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Old 08-02-2011
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Question Tick bite and erythrocytes arranged in a tetrad structure

A 27-year-old man complains of fevers and fatigue following a recent camping trip. He reports having to remove a tick from his leg. A blood smear reveals erythrocytes arranged in a tetrad structure. However, when he doesn't respond well to atovaquone and azithromycin, what's the appropriate next step in treating his illness?

A. Clindamycin and quinine
B. Clindamycin
C. Malarone
D. Quinine
E. None of the above
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Old 08-02-2011
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the pt suffering frm babesia n if the regimen doesnt work then may b E
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Old 08-03-2011
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Default answer

The correct answer is A.
The patient has babesiosis, caused by a protozoa found within erythrocytes, and transmitted by the Ixodes tick. Symptoms include fever, hemolytic anemia, and hemoglobinuria. Blood smear reveals a characteristic "Maltese cross" or tetrad formation. Most people infected with Babesia experience mild-to-moderate disease and can be successfully treated with a combination of atovaquone and azithromycin, administered for 7 to 10 days. However, when patients do not respond well to atovaquone and azithromycin—or in cases of severe disease—clindamycin and quinine should be substituted for atovaquone and azithromycin. (Tip: Quinine is often used, sometimes in conjunction with other agents, to treat infectious organisms that reside within erythrocytes.)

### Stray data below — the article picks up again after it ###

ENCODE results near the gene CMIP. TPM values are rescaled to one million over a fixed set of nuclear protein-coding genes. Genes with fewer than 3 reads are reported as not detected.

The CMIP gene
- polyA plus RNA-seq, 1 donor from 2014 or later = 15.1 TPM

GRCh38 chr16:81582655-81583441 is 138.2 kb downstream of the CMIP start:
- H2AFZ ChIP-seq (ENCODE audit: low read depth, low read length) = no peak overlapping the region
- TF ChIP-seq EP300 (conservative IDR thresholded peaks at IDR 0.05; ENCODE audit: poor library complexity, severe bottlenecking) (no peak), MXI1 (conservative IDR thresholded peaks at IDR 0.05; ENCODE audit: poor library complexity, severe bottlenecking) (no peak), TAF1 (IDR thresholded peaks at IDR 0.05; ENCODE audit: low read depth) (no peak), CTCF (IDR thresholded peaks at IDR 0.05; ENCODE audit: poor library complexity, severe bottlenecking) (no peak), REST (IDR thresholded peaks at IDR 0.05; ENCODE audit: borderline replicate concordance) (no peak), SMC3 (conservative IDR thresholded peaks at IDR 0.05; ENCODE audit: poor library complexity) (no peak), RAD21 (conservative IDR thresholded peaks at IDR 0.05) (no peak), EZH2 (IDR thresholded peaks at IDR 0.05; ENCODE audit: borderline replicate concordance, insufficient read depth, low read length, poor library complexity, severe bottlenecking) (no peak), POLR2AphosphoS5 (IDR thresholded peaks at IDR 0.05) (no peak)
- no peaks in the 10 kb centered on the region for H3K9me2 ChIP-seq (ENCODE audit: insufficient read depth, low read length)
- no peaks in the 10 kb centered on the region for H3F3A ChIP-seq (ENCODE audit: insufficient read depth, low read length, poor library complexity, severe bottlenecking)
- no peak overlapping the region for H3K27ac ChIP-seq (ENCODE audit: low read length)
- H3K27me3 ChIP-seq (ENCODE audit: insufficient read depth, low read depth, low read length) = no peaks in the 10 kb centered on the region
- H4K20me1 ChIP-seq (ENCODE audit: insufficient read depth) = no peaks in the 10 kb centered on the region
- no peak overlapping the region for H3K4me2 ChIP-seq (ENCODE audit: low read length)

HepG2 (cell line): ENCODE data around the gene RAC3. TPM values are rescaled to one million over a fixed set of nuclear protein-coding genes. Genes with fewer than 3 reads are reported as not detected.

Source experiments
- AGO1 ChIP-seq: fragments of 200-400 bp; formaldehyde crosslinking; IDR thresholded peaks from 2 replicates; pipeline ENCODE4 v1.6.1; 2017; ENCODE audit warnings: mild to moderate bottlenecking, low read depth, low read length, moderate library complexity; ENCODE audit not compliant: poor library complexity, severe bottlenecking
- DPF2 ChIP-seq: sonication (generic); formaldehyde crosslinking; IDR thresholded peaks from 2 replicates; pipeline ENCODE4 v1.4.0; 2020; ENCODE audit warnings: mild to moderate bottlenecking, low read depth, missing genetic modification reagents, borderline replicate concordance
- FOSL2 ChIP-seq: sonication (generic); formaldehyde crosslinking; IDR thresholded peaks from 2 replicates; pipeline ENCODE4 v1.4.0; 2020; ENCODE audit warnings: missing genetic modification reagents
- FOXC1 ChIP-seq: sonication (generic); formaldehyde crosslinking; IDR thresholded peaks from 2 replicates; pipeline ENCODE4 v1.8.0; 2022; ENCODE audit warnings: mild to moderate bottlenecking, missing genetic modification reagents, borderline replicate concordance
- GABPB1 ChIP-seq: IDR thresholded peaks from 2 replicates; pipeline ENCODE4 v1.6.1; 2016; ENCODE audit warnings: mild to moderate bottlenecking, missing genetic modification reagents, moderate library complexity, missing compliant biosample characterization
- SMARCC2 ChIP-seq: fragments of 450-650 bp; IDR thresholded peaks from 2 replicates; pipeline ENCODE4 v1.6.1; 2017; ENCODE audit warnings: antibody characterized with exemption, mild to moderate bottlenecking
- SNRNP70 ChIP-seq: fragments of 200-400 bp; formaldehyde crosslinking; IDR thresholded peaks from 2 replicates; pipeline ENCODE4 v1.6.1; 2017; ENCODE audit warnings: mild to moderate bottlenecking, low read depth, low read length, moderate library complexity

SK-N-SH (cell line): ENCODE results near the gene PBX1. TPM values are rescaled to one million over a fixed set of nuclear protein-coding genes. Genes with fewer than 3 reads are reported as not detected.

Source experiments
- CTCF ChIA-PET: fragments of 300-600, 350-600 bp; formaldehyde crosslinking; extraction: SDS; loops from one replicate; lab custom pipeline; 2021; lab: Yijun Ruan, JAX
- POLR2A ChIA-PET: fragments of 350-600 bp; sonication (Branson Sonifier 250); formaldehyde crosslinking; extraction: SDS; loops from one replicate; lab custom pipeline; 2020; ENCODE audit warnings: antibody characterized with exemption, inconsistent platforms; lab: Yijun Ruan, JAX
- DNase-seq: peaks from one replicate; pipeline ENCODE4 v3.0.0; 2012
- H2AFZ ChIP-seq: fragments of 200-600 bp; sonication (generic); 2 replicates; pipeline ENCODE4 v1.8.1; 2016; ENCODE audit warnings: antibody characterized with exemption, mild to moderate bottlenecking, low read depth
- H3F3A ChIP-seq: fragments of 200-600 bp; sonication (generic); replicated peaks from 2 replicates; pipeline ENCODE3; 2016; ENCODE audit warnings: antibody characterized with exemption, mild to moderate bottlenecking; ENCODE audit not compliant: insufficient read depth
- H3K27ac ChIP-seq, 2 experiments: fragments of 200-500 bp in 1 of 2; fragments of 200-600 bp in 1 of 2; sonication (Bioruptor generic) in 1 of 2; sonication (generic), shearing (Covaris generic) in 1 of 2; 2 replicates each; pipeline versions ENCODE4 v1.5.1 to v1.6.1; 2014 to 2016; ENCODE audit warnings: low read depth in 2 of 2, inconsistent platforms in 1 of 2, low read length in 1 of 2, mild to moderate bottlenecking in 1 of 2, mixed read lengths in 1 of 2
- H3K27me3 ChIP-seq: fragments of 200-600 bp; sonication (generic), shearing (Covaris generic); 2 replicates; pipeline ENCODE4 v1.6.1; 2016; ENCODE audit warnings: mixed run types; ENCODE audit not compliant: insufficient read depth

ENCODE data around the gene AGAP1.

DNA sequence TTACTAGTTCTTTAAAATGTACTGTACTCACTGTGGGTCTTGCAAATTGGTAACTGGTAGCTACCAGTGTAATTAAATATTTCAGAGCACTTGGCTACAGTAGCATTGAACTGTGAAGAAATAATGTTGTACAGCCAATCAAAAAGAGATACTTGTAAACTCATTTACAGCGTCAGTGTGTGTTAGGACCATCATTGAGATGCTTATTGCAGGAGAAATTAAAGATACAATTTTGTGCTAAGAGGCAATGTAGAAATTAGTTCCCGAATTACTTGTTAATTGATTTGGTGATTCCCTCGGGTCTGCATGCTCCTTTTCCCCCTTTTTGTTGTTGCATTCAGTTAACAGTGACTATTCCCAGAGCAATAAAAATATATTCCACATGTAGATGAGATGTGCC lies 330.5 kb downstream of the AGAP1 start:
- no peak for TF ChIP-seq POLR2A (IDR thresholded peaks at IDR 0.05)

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Old 08-03-2011
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Quote:
Originally Posted by ricko335 View Post
The correct answer is A.
The patient has babesiosis, caused by a protozoa found within erythrocytes, and transmitted by the Ixodes tick. Symptoms include fever, hemolytic anemia, and hemoglobinuria. Blood smear reveals a characteristic "Maltese cross" or tetrad formation. Most people infected with Babesia experience mild-to-moderate disease and can be successfully treated with a combination of atovaquone and azithromycin, administered for 7 to 10 days. However, when patients do not respond well to atovaquone and azithromycin—or in cases of severe disease—clindamycin and quinine should be substituted for atovaquone and azithromycin. (Tip: Quinine is often used, sometimes in conjunction with other agents, to treat infectious organisms that reside within erythrocytes.)
hey i came across on wikipedia tht atovaquone n azithromycin is the new treatment the older one is clindamycin n quinine n in resistant cases u go thru hemodialysis to reduce the virus load .. must check..sorry dnt ve time to post it here
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Old 09-19-2011
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it s babesiosis ,biten by ixodes tick, so ans s A. CINDAMYCI N QUININE .,
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